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Home > Publications > PISM Bulletin > Hungary Looks to Revise Its Research, Development and Innovation Strategy

Hungary Looks to Revise Its Research, Development and Innovation Strategy

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13 March 2018
Veronika Jóźwiak
no. 42 (1113)

Hungary Looks to Revise Its Research, Development and Innovation Strategy

Hungary is reviewing its national research, development and innovation (RDI) strategy, which it launched in 2013. It aims to carry out structural changes by 2030 that will significantly increase the Hungarian economy’s competitiveness. To this end, the research and development (R&D) sector is being reformed and expenditures on it gradually increased. However, the level of spending combined with the structural weaknesses of the Hungarian economy might hinder its catching up with the European leaders of innovation in such a short time.

The Hungarian government has amended the national RDI strategy adopted for 2013–2020. The new document, submitted in January 2018 for public consultations, reflects both the new national institutional framework for funding R&D projects and the European Commission’s (EC) recommendations for Hungary.

EC Recommendations

According to a peer review of the Hungarian RDI system prepared at the country’s request by the EC in 2016, the 2013 strategy assumptions were correct. However, to exploit more effectively the country’s vast scientific and innovation potential, it found it is necessary to implement specific reforms and to constantly and significantly increase funding for public R&D performers. Among the most important tasks the EC pointed to was to integrate R&D programming into the country’s economic development strategy, as well as to increase the number of innovation companies by supporting public-private cooperation in research and innovation (R&I).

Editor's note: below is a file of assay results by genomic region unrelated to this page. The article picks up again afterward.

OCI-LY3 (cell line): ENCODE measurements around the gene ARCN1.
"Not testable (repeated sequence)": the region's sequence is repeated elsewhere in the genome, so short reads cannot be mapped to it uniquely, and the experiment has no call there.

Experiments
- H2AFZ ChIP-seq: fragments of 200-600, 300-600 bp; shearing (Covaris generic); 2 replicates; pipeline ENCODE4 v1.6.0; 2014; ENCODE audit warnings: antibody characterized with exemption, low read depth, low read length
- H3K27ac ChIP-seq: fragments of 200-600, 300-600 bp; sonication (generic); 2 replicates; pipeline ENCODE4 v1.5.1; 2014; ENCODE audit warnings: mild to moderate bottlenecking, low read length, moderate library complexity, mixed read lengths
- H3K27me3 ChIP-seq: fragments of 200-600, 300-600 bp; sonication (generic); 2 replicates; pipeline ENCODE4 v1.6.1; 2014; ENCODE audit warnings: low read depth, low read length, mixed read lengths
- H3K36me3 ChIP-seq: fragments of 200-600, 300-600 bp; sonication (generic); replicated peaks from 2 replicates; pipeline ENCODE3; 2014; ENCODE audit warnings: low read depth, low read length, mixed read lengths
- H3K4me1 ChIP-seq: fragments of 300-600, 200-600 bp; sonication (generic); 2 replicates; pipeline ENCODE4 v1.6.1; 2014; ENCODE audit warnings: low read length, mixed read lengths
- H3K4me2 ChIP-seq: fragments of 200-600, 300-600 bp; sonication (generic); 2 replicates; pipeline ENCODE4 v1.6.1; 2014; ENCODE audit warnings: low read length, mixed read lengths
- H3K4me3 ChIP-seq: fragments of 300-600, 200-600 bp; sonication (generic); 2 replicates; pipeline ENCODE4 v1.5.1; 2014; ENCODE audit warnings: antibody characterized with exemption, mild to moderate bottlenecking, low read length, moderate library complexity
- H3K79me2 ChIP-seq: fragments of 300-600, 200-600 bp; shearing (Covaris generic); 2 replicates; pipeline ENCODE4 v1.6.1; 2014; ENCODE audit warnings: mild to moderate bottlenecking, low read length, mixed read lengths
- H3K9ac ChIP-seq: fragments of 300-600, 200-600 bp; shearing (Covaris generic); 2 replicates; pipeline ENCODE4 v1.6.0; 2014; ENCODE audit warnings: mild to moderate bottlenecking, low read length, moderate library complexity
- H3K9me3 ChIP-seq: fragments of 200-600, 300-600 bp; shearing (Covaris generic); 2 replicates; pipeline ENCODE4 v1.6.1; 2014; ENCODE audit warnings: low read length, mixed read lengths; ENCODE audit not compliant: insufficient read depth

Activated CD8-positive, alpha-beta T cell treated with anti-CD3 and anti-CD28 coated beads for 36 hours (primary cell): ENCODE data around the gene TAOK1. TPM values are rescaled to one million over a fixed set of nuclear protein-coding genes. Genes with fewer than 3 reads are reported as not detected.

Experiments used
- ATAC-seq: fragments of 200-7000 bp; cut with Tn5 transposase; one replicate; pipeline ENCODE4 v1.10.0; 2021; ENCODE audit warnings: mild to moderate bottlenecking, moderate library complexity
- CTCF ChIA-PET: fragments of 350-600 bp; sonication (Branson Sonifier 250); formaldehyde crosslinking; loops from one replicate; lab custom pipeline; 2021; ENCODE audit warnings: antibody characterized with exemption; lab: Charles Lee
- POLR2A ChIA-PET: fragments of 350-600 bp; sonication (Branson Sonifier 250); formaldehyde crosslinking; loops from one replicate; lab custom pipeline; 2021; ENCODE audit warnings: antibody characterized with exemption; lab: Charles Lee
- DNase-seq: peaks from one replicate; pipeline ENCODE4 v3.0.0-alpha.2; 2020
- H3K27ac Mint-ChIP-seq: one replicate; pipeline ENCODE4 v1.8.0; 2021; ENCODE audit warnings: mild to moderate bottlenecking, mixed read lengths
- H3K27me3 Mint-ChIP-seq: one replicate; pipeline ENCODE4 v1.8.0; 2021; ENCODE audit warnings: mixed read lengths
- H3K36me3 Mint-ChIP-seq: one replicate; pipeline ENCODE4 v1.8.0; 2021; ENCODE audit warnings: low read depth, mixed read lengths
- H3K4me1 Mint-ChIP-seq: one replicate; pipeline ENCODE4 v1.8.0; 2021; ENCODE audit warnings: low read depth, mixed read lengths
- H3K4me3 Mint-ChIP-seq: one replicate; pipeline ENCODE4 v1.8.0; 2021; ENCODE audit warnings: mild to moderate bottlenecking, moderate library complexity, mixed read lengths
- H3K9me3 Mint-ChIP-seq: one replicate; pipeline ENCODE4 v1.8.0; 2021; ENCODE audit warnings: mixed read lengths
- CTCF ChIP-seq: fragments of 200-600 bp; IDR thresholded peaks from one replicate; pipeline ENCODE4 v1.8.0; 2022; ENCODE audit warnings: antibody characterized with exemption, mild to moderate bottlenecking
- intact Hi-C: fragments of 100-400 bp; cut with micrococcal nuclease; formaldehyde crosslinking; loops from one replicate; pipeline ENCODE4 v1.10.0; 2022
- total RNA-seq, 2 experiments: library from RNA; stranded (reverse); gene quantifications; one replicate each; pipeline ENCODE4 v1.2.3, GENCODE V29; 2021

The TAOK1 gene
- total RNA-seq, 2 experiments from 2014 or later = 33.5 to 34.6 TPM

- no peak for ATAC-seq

Goals

The main goal of the new strategy has not changed: To include Hungarian entities as equal participants in the global innovation process. To do this, the document is equally focused on academic excellence, supporting startups, increasing investments in innovation by small and medium-sized enterprises and attracting R&D centres of global corporations. It formulates recommendations for the period to 2030. The strategy identifies what it calls emerging technologies—ICT, biotechnology, cognitive technologies and nanotechnology—as priority industries. It also distinguishes high quality scientific research as an area of special interest for Hungary. However, the strategy does not provide details on the implementation of the innovation policy. Those elements can be found in other strategic documents, including the National Industrial Development Strategy (the so-called Irinyi Plan) from 2016. Also, a specific action plan will be set up this year.

Institutional Changes

In 2015, all public competences related to innovation were centralised in Hungary. The institution now responsible for the design, implementation and funding of the state’s scientific and innovation policy is the National Research, Development and Innovation Office. It is only accountable to the prime minister. It distributes EU structural funds for R&D and national innovation funds. It also supports entities applying for direct funds from the EU and is the main national contact point for delegates and members of advisory groups in the EU’s Horizon 2020 strategy. Therefore, it is unique in comparison with its counterparts in other EU countries.

Finances

The new strategy maintains the target value of gross domestic expenditure on R&D (GERD) at 1.8% of GDP by 2020 (in Poland, the target is 1.7%) and to 3% by 2030. However, in 2016, the total expenditure in Hungary on R&D as a share of GDP was much less, at 1.22% (in Poland, 0.97%), and since 2010 it has increased by only 0.07 pp. Total public expenditures on R&D have not changed much over the last 10 years, but expenditures to the business sector have been increasing substantially since 2005. In 2016, Hungary spent 0.19% of its GDP on direct R&D support to the private sector, which is the highest share in the EU after Slovenia. The beneficiaries were mainly large enterprises. The entire innovation potential of the Hungarian economy is concentrated in a few enterprises in the pharmaceutical industry (including Gedeon Richter, 25% of which is state owned) and the automotive and IT industry, mainly representing German capital.